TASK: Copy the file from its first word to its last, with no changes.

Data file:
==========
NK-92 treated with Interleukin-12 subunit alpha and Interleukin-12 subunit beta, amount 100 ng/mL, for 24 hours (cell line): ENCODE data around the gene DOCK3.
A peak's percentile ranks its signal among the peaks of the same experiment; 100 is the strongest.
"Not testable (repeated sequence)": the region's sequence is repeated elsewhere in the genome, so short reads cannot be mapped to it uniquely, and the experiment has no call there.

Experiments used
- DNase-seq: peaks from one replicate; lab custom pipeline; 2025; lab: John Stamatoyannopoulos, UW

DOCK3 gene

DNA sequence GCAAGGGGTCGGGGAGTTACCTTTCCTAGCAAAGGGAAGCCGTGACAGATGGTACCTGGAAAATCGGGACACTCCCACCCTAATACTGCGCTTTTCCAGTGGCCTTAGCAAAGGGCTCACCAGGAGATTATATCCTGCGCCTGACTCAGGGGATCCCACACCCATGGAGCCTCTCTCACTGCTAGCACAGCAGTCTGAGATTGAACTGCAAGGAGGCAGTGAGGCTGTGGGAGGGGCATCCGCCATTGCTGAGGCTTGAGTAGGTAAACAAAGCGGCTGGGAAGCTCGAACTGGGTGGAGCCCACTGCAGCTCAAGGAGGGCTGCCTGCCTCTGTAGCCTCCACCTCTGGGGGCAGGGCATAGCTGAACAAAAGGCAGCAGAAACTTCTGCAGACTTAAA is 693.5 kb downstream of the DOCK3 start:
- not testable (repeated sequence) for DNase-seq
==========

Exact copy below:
NK-92 treated with Interleukin-12 subunit alpha and Interleukin-12 subunit beta, amount 100 ng/mL, for 24 hours (cell line): ENCODE data around the gene DOCK3.
A peak's percentile ranks its signal among the peaks of the same experiment; 100 is the strongest.
"Not testable (repeated sequence)": the region's sequence is repeated elsewhere in the genome, so short reads cannot be mapped to it uniquely, and the experiment has no call there.

Experiments used
- DNase-seq: peaks from one replicate; lab custom pipeline; 2025; lab: John Stamatoyannopoulos, UW

DOCK3 gene

DNA sequence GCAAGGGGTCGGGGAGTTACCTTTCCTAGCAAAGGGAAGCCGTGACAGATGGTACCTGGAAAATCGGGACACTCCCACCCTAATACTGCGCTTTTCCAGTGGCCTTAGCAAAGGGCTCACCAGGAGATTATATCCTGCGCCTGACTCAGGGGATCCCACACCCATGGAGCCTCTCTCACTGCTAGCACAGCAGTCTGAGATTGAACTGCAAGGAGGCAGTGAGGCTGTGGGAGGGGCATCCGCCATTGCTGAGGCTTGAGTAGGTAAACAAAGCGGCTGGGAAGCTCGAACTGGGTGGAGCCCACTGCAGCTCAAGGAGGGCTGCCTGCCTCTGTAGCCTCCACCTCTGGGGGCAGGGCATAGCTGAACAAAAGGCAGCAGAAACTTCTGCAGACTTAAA is 693.5 kb downstream of the DOCK3 start:
- not testable (repeated sequence) for DNase-seq